+ Reply to Thread
Page 1 of 8 1 2 3 4 5 ... LastLast
Results 1 to 10 of 76

Thread: A window into how Chris Sims (formerly of Wizards of the Coast) views canon

  1. #1
    Join Date
    Aug 2004
    Location
    Bastion and Parts North
    Posts
    11,594

    Default A window into how Chris Sims (formerly of Wizards of the Coast) views canon

    I thought I'd share this editorial by Chris Sims, formerly of WotC, who comments on the nature of canon in D&D settings. Might start some discussion about the purpose or consequences of hard absolutes and the problem of using novels as game canon:

    http://critical-hits.com/2010/07/08/canon-fodder/

    Cheers,
    Cam
    Moderator | Member - Whitestone Council
    Visit Atlas Games for information about Gloom, Once Upon a Time, Ars Magica, Over the Edge, Feng Shui, and many other card games & RPGs!

  2. #2
    Join Date
    Aug 2004
    Location
    Louisville
    Posts
    456

    Default

    I can't disagree more with his views on hard cannon from novels. A novel or series has a certain "Feel" to it that distinguishes it from other novels/series. Dragonlance feels different from the Forgotten Realms and Dark Sun. Take away hard cannon and they all become the same.

    OK.. someone will say that you can keep the outlines and "feel" but not bind yourself to the historical cannon. So where do you draw the line? Raistlin died before becoming a Black Robe? Elminster becomes a cleric eschewing magic? All that is fine... unless you want that certain "feel" in you campaign. When in the Realms, don't you kind of want to run into Drizzt or Elminster or one of the Sisters occasionally? In Dragonlance, don't you want to see Tanis or Tas or Goldmoon? Doing this in your home campaign is FUN! Hey, feel free to have a party of Drow bounty hunters out to kill Drizzt and bring his head back to Menzobarranzen (Did I come close to spelling that right?). But know also that the next group over was employed by Drizzt to help him destroy the City of the Drow. And in the NEXT group, Raislin's spirit must be stopped before he takes over Elminster's body! And on and on and on and on...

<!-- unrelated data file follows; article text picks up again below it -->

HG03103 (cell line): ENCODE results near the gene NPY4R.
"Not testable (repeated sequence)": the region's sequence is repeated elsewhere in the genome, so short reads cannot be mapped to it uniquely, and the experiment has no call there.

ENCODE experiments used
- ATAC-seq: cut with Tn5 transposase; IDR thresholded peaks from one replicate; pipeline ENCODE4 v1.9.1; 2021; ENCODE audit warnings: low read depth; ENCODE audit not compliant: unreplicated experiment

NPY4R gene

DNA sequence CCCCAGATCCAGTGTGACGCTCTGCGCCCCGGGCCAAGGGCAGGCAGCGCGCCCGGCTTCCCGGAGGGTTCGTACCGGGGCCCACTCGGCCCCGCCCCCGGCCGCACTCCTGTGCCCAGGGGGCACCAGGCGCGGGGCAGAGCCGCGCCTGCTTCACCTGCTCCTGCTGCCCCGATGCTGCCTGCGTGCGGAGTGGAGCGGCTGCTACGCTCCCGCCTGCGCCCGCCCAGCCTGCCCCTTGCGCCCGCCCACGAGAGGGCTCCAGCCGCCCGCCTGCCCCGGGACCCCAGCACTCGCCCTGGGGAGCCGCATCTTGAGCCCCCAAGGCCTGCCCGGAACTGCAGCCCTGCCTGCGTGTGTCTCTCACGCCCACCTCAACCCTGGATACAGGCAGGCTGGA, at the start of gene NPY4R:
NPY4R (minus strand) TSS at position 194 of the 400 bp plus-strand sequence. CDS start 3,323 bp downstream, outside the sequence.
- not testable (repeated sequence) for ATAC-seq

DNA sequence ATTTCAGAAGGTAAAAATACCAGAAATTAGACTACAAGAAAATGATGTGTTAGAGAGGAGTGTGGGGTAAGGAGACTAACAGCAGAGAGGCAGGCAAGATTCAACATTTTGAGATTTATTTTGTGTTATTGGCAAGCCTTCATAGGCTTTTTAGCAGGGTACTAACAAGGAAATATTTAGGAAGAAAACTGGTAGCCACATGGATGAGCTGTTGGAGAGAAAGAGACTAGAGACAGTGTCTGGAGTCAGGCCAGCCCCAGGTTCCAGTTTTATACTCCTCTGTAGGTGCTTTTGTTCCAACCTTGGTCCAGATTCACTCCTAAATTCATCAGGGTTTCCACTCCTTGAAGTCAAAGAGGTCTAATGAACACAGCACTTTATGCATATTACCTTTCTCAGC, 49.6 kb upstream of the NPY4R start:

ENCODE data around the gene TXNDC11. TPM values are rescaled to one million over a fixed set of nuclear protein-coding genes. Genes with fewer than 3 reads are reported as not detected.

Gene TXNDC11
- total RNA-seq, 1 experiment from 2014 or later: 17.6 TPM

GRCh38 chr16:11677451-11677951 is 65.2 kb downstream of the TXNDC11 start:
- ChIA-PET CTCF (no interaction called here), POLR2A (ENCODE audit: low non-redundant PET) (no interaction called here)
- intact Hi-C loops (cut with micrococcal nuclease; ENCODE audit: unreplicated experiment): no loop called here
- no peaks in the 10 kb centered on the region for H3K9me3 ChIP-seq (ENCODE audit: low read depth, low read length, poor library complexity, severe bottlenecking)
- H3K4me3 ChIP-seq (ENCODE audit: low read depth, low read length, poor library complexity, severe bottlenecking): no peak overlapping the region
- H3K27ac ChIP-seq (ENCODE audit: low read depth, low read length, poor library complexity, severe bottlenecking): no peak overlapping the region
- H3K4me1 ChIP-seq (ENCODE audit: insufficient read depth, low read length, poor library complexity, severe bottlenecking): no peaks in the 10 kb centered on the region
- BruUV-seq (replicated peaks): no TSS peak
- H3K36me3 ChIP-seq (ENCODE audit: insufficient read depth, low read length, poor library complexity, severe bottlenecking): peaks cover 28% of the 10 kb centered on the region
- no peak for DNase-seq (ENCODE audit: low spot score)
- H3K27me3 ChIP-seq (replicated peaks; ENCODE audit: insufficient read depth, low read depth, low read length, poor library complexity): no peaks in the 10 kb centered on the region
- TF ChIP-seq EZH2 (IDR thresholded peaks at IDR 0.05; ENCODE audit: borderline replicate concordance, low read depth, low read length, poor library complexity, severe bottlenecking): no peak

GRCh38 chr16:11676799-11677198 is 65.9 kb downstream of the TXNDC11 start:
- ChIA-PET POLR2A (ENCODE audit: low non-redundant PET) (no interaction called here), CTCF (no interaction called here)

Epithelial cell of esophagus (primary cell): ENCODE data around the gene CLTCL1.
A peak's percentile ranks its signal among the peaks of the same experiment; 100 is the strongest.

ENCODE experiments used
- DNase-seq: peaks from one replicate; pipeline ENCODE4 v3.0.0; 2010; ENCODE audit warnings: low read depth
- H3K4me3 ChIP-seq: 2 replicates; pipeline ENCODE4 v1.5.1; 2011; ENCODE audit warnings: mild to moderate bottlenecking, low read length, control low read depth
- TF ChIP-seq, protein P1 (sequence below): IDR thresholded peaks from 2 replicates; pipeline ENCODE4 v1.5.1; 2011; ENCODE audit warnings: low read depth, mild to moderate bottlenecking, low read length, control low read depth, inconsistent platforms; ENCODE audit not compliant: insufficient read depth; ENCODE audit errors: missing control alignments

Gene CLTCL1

The novels are simply the adventures of ANOTHER group. It is a rack to hang your hat and coat on that EVERYONE can use. Don't Fear the Cannon. Cheers.

  3. #3
    Join Date
    Jul 2005
    Location
    Burning in the Abyssal Fires of Lakeside CA.
    Posts
    1,871

    Default

    As a veteran darksun fan and a pretty hardcore dragonlance fan, I'v fought an unending battle with canon for a long time. I'v always been a fan of the cleansing war. The idea of it and the story is awesome. But the limitations are suffocating. Now, with 4e removing divine power, the walls are again begining to close in on me. Only now, I make my own windows, regardless of what the "official" word happens to be "this" edition.